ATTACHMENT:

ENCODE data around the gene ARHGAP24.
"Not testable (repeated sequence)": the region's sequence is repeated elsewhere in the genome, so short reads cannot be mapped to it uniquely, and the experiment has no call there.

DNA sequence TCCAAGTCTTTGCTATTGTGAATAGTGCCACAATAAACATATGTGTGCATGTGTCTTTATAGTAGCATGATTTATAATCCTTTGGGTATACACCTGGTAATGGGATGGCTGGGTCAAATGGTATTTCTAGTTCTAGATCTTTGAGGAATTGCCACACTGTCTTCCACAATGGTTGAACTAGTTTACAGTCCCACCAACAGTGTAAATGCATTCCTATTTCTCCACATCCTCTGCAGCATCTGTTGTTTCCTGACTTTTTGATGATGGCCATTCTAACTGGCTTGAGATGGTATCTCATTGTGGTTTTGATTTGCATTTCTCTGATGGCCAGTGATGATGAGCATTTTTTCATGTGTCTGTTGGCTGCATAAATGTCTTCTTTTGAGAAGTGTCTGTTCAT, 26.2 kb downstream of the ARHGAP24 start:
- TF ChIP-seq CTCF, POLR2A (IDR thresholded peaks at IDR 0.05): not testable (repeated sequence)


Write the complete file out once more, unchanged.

ENCODE data around the gene ARHGAP24.
"Not testable (repeated sequence)": the region's sequence is repeated elsewhere in the genome, so short reads cannot be mapped to it uniquely, and the experiment has no call there.

DNA sequence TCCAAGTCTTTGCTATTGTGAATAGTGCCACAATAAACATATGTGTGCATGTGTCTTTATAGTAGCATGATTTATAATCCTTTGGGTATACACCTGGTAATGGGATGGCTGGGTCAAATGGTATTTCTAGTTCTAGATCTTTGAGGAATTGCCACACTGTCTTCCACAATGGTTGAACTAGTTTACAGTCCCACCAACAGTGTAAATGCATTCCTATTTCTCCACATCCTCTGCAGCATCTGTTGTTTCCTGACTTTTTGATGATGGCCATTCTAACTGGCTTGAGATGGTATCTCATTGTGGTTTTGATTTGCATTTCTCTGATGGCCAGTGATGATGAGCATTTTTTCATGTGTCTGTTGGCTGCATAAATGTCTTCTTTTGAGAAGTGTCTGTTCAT, 26.2 kb downstream of the ARHGAP24 start:
- TF ChIP-seq CTCF, POLR2A (IDR thresholded peaks at IDR 0.05): not testable (repeated sequence)